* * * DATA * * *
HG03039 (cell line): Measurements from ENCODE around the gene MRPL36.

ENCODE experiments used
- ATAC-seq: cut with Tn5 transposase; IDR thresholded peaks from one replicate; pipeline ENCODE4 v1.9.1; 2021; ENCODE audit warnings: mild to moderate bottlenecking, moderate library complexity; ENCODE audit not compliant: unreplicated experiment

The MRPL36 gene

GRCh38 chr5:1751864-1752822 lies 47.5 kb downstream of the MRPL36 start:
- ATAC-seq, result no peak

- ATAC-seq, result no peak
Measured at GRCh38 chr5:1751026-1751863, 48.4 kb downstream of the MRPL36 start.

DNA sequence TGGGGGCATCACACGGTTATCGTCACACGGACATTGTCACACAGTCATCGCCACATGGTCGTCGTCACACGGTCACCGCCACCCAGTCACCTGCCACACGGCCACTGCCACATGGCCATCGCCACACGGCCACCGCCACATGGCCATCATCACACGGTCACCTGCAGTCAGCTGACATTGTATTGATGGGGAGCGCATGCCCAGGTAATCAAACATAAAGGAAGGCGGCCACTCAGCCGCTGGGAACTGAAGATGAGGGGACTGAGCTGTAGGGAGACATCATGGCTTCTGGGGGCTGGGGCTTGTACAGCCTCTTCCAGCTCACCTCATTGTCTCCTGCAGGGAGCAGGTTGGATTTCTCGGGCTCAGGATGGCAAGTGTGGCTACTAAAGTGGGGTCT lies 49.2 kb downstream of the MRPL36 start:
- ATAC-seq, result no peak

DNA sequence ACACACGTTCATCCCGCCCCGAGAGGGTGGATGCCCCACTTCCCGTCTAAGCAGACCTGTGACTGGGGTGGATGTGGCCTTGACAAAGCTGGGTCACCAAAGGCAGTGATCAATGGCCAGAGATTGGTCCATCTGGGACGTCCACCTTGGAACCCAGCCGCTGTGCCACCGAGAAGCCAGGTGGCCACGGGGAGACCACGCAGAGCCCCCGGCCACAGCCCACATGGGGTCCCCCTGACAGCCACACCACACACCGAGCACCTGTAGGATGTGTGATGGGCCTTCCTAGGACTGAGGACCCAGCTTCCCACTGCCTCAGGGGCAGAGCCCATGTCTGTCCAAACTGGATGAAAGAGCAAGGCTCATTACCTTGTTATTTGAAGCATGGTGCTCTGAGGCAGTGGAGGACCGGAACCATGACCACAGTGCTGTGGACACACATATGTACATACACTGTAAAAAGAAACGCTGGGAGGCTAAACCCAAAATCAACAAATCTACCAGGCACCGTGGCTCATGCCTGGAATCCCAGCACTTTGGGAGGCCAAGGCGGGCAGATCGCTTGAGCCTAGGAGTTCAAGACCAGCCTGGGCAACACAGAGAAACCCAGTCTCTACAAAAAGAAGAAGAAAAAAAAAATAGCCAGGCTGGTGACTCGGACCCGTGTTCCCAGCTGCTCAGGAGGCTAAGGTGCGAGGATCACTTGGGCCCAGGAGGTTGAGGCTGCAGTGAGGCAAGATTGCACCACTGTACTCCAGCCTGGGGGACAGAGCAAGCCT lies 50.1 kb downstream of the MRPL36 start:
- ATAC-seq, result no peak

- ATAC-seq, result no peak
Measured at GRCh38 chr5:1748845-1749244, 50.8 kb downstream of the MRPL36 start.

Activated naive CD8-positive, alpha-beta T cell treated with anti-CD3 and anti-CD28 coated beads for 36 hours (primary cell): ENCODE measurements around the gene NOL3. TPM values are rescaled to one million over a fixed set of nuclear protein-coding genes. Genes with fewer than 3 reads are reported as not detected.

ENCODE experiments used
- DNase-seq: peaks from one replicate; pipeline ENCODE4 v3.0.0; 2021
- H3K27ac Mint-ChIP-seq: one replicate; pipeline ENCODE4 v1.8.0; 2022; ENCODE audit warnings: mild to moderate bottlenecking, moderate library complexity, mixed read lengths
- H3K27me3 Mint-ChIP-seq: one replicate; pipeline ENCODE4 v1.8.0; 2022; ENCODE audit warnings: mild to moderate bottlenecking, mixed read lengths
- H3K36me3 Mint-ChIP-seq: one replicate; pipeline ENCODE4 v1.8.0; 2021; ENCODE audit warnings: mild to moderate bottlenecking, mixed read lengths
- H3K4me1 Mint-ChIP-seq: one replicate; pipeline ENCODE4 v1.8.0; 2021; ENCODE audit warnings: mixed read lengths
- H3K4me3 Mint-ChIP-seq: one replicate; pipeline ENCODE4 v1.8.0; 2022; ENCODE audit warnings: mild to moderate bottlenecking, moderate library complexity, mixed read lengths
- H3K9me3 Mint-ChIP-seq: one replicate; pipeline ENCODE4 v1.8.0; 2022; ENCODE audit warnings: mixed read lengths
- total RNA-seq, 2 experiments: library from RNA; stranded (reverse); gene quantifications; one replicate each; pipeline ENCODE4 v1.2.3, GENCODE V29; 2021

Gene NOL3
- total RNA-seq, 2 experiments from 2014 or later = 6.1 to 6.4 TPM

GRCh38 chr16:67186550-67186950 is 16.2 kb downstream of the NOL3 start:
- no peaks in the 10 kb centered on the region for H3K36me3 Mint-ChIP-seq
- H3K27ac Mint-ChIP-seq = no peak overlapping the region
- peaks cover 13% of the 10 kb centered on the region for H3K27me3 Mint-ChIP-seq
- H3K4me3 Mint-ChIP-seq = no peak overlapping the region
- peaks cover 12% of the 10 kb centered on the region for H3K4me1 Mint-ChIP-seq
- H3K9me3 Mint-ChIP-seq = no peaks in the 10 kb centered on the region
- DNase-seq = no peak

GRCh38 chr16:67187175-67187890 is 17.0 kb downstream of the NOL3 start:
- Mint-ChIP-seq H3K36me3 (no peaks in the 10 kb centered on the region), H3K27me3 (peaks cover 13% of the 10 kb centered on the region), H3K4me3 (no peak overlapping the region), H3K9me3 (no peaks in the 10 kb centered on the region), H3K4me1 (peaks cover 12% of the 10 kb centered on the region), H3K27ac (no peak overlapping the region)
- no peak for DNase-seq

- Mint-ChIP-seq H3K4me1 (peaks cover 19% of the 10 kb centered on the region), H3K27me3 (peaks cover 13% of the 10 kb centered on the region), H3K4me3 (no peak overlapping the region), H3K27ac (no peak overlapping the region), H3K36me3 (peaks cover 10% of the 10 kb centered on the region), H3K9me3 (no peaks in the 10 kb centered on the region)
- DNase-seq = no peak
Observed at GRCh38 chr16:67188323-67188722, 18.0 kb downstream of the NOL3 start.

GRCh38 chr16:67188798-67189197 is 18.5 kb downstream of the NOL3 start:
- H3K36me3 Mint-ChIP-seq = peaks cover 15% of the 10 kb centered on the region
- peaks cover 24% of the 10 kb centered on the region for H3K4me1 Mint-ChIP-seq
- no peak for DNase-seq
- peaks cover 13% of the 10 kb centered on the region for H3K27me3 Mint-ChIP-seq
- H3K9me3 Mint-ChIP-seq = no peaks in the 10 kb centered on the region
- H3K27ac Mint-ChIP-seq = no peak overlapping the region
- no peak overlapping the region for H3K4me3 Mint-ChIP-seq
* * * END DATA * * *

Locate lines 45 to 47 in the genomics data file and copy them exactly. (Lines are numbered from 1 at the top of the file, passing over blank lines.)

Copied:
- peaks cover 13% of the 10 kb centered on the region for H3K27me3 Mint-ChIP-seq
- H3K9me3 Mint-ChIP-seq = no peaks in the 10 kb centered on the region
- H3K27ac Mint-ChIP-seq = no peak overlapping the region